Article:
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IL defense attorney, Illinois defense lawyerWhether you are facing DUI charges, drug possession charges, or any other criminal charge, chances are you are pretty scared. However, the case is not as hopeless as it may seem. Often, those accused are fearful because they simply do not know what is coming next. They do not know what to expect, and they fear the worst. While a Rolling Meadows criminal defense attorney can fully explain the process, below are the basic steps you will go through after being charged.

The Arrest

An arrest does not occur until an officer has detained or restrained you, and taken you to a holding facility. If this occurs, you should say as little as possible. Anything you say can be used against you later in the case. You should speak to an attorney as soon as possible, and a lawyer can speak on your behalf. You should always be advised of these rights. If you are not, the arrest is unlawful and your case could be thrown out.

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IL defense lawyer, Illinois criminal attorneyWhether it is for a traffic violation, a possession charge, or an accusation of any other crime, being arrested is a very scary thing. It is natural for the body’s fight or flight response to kick in, and for people to try and resist the arrest. However, this is a very bad idea. Resisting arrest will only lead to additional charges and, if an officer becomes injured, it is charged as a felony. Instead, those charged should comply with the arresting officer and then call a Rolling Meadows criminal defense attorney that can help them beat the charges.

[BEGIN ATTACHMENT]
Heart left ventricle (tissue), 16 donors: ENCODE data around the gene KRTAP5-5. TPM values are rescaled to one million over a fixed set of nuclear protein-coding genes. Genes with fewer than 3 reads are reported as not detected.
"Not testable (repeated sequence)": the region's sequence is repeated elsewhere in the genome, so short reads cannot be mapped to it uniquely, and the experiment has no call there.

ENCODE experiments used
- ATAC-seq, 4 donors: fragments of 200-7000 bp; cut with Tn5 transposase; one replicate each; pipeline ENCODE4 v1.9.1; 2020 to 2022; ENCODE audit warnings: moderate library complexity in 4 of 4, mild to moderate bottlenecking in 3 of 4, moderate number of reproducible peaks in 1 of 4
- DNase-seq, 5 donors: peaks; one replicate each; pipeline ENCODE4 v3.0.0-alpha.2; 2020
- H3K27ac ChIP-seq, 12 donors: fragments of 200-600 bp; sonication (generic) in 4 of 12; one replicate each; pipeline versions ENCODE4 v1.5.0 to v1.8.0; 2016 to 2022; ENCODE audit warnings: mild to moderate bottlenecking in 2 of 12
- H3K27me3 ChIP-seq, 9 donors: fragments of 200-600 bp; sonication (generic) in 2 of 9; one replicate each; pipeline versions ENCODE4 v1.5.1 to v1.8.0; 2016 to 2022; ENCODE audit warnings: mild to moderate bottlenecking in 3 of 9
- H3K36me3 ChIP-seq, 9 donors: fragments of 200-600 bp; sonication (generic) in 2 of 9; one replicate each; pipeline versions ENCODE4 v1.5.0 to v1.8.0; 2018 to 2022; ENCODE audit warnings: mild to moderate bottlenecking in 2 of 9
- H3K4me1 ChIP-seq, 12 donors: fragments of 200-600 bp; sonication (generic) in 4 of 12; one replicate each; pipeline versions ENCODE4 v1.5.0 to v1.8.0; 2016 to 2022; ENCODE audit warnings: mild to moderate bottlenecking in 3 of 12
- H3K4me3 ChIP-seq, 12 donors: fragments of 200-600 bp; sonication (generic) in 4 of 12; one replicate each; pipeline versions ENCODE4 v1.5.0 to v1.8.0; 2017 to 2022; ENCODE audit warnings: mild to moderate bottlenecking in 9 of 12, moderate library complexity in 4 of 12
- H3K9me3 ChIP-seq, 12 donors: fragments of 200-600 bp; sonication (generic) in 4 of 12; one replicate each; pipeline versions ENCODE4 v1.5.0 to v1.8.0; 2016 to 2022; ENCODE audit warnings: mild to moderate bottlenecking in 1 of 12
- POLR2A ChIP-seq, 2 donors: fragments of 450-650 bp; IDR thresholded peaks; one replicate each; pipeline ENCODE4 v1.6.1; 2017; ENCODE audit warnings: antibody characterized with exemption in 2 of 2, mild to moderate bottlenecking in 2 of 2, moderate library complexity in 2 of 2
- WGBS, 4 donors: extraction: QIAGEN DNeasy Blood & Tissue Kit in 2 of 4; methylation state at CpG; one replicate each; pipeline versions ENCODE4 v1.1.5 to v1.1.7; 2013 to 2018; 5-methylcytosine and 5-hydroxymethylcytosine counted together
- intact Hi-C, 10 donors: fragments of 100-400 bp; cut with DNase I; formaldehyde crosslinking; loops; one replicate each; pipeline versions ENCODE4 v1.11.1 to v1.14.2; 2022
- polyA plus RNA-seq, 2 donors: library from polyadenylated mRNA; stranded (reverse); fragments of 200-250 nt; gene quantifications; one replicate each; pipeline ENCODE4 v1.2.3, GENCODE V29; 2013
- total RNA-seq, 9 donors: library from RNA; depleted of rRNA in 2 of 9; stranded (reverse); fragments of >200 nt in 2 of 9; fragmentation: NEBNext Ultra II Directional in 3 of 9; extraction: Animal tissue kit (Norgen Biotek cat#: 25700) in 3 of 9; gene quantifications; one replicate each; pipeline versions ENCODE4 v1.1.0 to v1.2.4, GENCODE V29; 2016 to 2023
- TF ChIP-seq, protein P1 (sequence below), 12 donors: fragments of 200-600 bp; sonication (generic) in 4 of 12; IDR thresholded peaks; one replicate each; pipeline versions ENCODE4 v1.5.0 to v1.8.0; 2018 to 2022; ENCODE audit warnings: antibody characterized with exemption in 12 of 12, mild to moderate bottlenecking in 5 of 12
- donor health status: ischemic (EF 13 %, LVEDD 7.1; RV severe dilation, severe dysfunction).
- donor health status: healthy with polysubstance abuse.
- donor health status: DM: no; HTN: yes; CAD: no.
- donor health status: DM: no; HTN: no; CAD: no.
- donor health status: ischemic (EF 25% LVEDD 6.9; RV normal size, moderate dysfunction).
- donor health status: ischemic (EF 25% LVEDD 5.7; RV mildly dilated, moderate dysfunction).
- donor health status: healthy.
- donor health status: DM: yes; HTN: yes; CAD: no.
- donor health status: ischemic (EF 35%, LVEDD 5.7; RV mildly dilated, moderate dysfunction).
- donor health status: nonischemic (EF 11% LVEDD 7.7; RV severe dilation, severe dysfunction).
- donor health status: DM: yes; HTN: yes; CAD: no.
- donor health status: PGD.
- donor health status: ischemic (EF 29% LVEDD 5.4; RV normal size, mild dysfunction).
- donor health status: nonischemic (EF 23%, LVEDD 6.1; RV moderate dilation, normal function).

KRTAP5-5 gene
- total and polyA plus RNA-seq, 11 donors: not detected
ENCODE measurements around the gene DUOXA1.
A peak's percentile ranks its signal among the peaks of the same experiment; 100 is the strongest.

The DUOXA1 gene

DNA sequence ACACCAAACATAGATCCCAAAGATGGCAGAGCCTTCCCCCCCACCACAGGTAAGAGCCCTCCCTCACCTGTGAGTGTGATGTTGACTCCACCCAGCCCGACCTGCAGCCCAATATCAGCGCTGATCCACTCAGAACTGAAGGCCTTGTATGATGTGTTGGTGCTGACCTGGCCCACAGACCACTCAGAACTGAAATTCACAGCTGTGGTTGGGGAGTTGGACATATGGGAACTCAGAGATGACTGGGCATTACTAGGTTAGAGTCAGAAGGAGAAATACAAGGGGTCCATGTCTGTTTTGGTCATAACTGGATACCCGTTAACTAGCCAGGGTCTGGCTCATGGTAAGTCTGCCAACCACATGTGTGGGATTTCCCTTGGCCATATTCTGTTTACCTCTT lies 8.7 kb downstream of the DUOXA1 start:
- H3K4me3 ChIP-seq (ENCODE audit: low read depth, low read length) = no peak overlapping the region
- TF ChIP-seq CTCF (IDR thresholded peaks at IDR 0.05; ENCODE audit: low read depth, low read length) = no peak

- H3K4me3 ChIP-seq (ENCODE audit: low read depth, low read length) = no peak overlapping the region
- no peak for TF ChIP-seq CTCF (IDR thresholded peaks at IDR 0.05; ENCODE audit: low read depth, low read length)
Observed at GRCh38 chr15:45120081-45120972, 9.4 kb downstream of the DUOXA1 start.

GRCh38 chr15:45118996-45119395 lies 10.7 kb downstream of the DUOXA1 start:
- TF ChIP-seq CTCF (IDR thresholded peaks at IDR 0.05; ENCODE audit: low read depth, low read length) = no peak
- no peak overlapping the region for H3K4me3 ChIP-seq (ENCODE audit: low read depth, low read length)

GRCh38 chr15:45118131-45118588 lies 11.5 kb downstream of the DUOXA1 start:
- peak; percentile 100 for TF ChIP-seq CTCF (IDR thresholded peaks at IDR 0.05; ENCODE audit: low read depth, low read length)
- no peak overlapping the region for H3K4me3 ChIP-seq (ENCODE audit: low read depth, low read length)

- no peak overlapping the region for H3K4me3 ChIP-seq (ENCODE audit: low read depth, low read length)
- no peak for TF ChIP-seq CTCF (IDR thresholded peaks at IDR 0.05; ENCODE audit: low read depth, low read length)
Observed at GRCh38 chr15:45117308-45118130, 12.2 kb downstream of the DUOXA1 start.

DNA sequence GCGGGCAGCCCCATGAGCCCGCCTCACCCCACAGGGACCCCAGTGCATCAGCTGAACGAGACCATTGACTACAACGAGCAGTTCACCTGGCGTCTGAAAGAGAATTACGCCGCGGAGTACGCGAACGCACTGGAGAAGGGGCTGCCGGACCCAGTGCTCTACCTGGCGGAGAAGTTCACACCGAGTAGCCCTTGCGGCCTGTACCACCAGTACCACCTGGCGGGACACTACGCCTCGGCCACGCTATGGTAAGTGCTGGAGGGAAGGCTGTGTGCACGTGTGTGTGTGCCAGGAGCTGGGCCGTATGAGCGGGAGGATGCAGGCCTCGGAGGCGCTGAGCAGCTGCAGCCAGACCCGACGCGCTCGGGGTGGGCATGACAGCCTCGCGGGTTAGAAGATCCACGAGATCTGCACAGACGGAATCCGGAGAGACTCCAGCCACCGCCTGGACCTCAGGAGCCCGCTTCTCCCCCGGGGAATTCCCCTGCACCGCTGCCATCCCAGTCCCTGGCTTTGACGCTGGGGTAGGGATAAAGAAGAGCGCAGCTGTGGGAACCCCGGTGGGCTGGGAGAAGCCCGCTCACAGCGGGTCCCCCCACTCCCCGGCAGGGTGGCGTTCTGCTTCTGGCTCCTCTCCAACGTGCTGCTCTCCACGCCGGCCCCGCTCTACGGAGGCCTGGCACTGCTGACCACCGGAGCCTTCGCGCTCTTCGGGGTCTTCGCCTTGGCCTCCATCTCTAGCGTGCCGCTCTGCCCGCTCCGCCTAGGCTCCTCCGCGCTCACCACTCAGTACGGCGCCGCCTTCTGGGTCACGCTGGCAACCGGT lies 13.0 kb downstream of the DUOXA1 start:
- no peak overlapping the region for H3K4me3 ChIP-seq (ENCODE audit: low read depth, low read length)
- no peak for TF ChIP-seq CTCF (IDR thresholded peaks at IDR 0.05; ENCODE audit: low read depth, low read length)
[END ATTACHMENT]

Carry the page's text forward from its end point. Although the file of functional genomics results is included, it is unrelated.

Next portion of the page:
Resisting Arrest in Illinois

In Illinois, resisting arrest is defined as knowingly interfering with, or obstructing an officer’s attempt to make a legal arrest. It is most often charged as a misdemeanor, but this charge still holds serious consequences for those accused. If the offender injures a police officer while resisting arrest though, it is charged as a Class 4 felony. The extent of the injury is not considered, meaning even a minor injury to an officer is enough to result in felony charges.

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Illinois criminal lawyerIllinois lawmakers want to change the laws on mandatory minimum sentences for some crimes. In mid-April, the Illinois House of Representatives voted on legislation that would give judge’s more discretion during sentencing. If recent House Bill 1587 becomes law, judges could consider further reducing minimum mandatory sentences for individuals convicted of drug possession, retail theft, and driving on a revoked license because of unpaid fines, child support, and other financial obligations.

The Court System and the Proposed Law

Currently, when a defendant is convicted of a crime, a judge has a range of sentences to choose from during sentencing. Each crime has a minimum mandatory sentence, as well as a maximum mandatory sentence. Judges are granted some discretion, but they cannot move outside of that range. A judge will consider a defendant’s past criminal history, and the nature surrounding the crime and determine what sentencing within that range is fair.